Chicago already? Not yet!
From Saint Louis, MO to Pontiac, IL
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Final stretch: My original plan was to leave St. Louis early in the morning and arrive in Chicago by dawn. Yes, I could tell that was my initial plan when I woke up, but I decided to remain on Route 66, driving at a slow pace and enjoying as much as I could! I had to avoid the temptation to hit on I-55N, as both roads pretty much go side by side for miles and miles. That was the real purpose of the trip, that’s the spirit! “Route 66 is all about the journey, not the final destination”…
There are so many things to do and to see, once you are on this road. So many attractions, so many interesting people from America’s heartland, you get to know and to be introduced. There are so many stories, so much to hear and learn. I felt blessed. That was my greatest discovery, that was the America I have always dreamed to find and explore – all those small towns and its residents, living at their pace, one day at a time, all under the motto – “you gotta do, what you gotta do”. That’s how they grew, developed and prospered throughout decades and decades, just by living one day after another, under a mid to long-term philosophy and short-term execution capability, that I am sure it makes any Brazilian citizen to feel there are still so much to learn. I confess this is the major gap that still impacts myself, as I was exposed and attached to both cultures, during my whole life.
Once in St. Louis at early morning, I invested part of the time I had there to take some pictures from the city’s main attraction: The Gateway Arch. Over six hundred feet high at its peak, the Arch was built in the sixties, next to the west bank of the Mississippi river, as a monument to the westward expansion of the United States. The Arch is the centerpiece of the Jefferson National Expansion Memorial and has become an internationally famous landmark. Contested in the beginning, the construction of the Arch later attracted important investments and brought some development to the region, becoming the city’s main symbol.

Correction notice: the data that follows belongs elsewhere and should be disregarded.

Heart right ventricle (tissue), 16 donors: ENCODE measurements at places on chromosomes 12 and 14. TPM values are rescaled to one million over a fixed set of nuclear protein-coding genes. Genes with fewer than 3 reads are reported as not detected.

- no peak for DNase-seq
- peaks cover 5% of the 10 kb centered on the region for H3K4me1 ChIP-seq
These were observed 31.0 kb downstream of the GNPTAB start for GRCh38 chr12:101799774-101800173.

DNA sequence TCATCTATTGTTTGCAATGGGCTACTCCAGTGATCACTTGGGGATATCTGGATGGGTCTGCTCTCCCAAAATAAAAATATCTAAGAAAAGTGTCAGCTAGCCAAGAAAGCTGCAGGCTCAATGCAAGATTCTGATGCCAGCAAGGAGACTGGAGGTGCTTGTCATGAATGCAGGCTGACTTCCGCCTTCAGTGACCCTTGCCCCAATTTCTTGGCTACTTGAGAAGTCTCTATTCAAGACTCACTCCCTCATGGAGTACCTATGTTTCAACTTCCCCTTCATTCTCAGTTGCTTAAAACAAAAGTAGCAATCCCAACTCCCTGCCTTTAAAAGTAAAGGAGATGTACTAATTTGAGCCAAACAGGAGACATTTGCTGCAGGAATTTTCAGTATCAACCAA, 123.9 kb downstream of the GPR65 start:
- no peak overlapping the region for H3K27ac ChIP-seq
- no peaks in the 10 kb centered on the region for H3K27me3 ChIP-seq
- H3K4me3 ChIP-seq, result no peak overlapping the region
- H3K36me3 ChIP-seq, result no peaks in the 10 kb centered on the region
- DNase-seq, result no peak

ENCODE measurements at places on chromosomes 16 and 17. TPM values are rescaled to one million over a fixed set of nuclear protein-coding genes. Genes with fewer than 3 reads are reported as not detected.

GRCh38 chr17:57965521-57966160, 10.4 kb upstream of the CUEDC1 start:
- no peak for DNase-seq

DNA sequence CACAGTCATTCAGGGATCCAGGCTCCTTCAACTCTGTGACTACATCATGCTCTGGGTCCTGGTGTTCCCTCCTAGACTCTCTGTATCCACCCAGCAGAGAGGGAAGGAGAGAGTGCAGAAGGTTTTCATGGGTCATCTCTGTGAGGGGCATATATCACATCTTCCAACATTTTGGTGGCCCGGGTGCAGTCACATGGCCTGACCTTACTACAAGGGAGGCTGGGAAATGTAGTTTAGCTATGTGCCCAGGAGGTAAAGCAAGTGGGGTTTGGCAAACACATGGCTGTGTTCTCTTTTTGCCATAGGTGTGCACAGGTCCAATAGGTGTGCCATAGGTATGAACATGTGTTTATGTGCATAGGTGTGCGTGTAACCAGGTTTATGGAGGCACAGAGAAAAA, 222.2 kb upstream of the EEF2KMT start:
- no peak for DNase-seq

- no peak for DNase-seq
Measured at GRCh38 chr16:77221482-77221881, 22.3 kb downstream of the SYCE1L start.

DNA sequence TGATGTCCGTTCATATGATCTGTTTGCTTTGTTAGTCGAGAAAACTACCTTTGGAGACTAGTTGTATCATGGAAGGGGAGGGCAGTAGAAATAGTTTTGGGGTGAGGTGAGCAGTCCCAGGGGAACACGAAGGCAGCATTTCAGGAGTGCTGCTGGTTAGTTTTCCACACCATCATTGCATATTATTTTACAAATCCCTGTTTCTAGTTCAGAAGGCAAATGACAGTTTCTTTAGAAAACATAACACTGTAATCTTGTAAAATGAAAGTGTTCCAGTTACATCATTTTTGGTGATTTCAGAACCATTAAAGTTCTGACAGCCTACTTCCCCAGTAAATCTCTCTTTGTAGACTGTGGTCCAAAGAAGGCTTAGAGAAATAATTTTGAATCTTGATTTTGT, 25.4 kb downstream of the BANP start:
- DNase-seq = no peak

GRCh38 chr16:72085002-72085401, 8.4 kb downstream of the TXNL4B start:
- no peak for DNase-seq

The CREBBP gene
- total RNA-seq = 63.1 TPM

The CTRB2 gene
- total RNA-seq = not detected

After studying more and more about this region of America, I can say that St. Louis has a relevant historical importance to the development and consolidation of the United States mainland. As I wrote on my previous article, the city is located at the bank of the Mississippi river – as we know, the largest and most important river in the country and one of the greatest commercial waterways of the world. It holds that position due to its location, tributaries and geography, helping the logistics of produce and industrial goods, sometimes from the Great Lakes to the Gulf of Mexico, for hundreds and hundreds of miles along its course. From the Great Lakes, lets say that it may also connect all the way to New York City and other important cities in the Northeast, for example, through the famous Eire Canal, built back in the XIX century. Keep in mind that, back then, the logistics of every crop from the Midwest, in order to be shipped out to the Northeast and then to the European markets, used to be done being pulled by horse-drawn vehicles all the way. It used to take weeks, at a high cost and loss margins, but with the construction of the Eire Canal, being concluded in October 1825, it all became much faster and efficient and ninety five percent cheaper! Yes, ninety five percent cheaper… Although being very costly at the first, the construction of the Eire Canal was paid by itself within months and proved to be really worth the investment. All of this to tell you, my folks: It all somehow contributed to make St. Louis to become the gateway to the west. And Route 66 is right there! At the same period of history – 1825, with the completion of the Eire Canal, the country of Brazil – where I was born, was still “crawling” as a new country, with it’s recent independence declared from Portugal in 1822. It took many decades to finally build a stronger and consistent democratic system.